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Falling oil prices lead to 12 percent power rate drop in Interior

  • Author: Alaska News
  • Updated: September 28, 2016
  • Published January 13, 2015

FAIRBANKS—Electricity rates will soon be declining by about 12 percent in Fairbanks, thanks to lower costs of generating power with oil.

Gasoline and heating fuel prices have dipped below $3 a gallon for consumers, and power bills will also be headed down starting Feb. 1, the Golden Valley Electric Association announced Tuesday.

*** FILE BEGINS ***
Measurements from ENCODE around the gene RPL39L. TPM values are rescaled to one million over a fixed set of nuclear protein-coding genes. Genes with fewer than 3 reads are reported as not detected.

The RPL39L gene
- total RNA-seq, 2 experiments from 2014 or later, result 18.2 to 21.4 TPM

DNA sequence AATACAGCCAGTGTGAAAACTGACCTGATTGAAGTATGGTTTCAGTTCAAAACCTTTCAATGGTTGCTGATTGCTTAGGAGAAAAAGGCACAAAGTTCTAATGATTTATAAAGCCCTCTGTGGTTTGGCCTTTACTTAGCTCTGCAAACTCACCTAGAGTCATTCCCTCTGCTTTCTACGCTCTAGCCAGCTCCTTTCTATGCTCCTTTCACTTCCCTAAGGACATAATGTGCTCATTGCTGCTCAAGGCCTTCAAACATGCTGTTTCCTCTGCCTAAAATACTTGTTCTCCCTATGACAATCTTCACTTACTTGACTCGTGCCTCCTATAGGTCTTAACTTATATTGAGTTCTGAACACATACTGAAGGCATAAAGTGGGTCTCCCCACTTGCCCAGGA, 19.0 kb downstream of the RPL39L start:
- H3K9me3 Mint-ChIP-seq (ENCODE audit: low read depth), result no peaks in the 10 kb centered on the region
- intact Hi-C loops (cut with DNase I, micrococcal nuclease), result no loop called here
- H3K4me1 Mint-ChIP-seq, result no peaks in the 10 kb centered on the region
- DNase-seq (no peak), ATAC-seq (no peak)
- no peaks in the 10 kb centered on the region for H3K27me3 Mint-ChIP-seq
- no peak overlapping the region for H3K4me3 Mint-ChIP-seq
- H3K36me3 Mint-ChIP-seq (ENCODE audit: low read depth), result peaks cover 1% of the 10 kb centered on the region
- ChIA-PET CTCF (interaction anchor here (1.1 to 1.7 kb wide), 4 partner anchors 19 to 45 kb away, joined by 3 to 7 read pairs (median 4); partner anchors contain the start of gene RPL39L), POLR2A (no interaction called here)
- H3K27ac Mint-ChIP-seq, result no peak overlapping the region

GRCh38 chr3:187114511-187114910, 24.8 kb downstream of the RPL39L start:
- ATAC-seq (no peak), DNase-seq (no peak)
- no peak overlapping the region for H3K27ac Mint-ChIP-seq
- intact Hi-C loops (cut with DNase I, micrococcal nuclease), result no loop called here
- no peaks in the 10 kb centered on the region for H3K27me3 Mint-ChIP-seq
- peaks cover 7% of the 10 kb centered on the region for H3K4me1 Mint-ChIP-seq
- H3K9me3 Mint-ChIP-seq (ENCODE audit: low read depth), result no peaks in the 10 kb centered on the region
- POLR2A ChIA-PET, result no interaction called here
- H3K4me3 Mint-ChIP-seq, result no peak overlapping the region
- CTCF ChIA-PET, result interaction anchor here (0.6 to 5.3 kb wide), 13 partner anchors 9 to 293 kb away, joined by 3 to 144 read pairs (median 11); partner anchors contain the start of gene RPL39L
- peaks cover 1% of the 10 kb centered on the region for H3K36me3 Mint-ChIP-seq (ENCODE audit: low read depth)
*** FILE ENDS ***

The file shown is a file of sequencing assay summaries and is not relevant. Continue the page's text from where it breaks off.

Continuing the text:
The electric cooperative said its members, who live in communities from Cantwell to Delta Junction, will save about $17 a month on a typical household monthly bill for 600 kilowatt hours. The current cost is about $142 for that amount of power in the Fairbanks area.

The decrease is in the "fuel and purchase power" portion of the bill, a reduction from 9.9 cents to 7.1 cents per kilowatt hour. The charge reflects the actual costs paid by GVEA for fuel expenses and purchased power, which includes oil, coal, natural gas, hydro and wind. GVEA said it filed the rate reduction one month early because of the rapid drop in oil prices.

The new rate would be in effect until May 1. Oil made up about 25 percent of the fuel mix for GVEA in 2014.

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